22 June 2014

Reviews of Some Recent Histories of China

THE SCRAMBLE FOR CHINA: FOREIGN DEVILS IN THE QING EMPIRE, 1832-1914
by Robert Bickers
(Allen Lane, 2011) 

Robert Bickers is without doubt the foremost historian currently working on the history of China's treaty ports. This book is very much a 'grand narrative' within that frame, and its balanced approach is perhaps best summed up in the jacket blurb that this was a clash of "two equally arrogant and scornful cultures." The history which Prof. Bickers narrates and reflects upon goes well beyond the subtitle's cut-off year of 1914, as he discusses the contemporary relevance of much that happened within China's "century of national humiliation" which is still very much of relevance today. Bickers' essential argument is that the way this history is currently being read is of more contemporary importance to China than it is to the West, something which we could do well to redress in our own reflections on the 'here and now' of such shared history in terms of its influence on the present, and potentially the future too.

Empire Made Me: An Englishman Adrift in Shanghai (Penguin, 2009) was a tour de force in demonstrating how 'micro-history' can be employed to illuminate a bigger picture, however, The Scramble for China in some respects feels somewhat like looking down the opposite end of the same telescope. Given that this is such a broad canvas, for all the personal nuances of individual stories which Prof. Bickers manages to weave into his narrative, in some places it requires a rather broad brush to make certain necessary narrative leaps where we might otherwise wish the author had space to go into more detail (eg - Taipings; Boxers, May 4th, etc). That said though, it is still an excellently crafted overview of the period of 'informal empire', told with Bickers' characteristically assured boldness and wit, which makes it an entertaining, as well as a thought-provoking and profitable read for anyone interested in Western Imperialism and modern (pre-Mao) China.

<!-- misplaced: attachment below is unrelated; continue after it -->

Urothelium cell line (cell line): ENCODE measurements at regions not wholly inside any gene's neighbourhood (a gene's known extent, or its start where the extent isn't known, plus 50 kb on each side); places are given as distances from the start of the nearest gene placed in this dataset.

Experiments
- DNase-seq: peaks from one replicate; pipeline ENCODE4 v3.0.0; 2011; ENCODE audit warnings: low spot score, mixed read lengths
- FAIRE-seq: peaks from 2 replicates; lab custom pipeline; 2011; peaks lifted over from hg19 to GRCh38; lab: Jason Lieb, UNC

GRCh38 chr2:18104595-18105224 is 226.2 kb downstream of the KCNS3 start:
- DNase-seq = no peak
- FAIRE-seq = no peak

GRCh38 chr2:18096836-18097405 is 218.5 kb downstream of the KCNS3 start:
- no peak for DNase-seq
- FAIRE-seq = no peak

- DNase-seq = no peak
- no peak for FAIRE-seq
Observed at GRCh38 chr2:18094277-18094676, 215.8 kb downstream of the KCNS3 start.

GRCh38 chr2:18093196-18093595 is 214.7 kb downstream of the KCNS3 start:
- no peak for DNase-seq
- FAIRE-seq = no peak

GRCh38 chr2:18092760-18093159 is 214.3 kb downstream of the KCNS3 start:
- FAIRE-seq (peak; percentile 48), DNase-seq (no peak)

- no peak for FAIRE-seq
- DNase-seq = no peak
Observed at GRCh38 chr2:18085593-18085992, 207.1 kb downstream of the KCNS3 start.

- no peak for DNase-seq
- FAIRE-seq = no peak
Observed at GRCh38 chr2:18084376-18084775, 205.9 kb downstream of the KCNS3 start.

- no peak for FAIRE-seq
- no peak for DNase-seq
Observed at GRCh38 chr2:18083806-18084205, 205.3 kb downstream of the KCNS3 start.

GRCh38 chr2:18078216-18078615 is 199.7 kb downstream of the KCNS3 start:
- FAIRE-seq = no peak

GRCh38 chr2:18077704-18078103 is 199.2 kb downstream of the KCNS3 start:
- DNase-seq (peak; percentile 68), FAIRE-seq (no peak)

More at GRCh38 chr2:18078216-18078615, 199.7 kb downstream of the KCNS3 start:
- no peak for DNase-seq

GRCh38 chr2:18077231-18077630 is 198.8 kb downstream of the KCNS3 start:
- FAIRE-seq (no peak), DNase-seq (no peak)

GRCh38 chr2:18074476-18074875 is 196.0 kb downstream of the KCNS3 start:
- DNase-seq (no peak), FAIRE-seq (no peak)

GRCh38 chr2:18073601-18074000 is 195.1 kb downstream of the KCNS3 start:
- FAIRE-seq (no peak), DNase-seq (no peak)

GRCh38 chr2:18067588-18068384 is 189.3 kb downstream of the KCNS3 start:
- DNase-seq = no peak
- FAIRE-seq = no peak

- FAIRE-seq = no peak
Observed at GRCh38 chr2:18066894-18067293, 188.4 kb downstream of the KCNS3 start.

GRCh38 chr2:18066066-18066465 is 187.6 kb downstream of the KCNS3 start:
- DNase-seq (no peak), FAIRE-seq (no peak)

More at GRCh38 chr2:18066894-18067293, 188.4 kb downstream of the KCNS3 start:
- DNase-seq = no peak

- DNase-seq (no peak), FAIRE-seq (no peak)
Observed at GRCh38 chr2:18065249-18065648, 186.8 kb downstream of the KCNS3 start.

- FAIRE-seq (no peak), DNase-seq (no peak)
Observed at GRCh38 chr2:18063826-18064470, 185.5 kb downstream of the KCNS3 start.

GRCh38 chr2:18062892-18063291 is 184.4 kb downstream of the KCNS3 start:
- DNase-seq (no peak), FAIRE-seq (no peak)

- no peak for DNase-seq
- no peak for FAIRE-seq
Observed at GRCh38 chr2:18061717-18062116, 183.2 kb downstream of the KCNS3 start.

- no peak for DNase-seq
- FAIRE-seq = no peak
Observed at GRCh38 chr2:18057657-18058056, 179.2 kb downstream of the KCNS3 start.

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CHINA'S LAST EMPIRE: THE GREAT QING
by William T. Rowe
(Belknap, 2009)  

This is an absolutely excellent book! It covers a vast period and very capably examines many diverse historiographical themes in a relatively slim volume. It's written with exceptional clarity, and is even quite pacy in parts. It provided a good overview of certain events, and provided a clear and balanced discussion of its main 'revisionist' points, with a great bibliography for delving further into areas of specific interest. I used it mainly for an MA essay on the rise and fall of the Qing, however, I'm more familiar with the transitional era around the end of the Qing Dynasty and so was surprised to find no mention of the May 4th movement, nor Yuan Shikai's failed attempt to establish himself as Emperor in the final chapter which looks at the revolution and the early Republican era (perhaps very minor and largely inconsequential quibbles given that the book is meant to be a general history of the Qing). It is certainly a work which I know I shall return to for reference for quite some time to come, and one which I would without hesitation highly recommend.


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THE OPIUM WAR: DRUGS, DREAMS AND THE MAKING OF MODERN CHINA
by Julia Lovell
(Picador, 2011)

Reading this book I couldn't help but think of the Rudyard Kipling line: "East is East and West is West ..."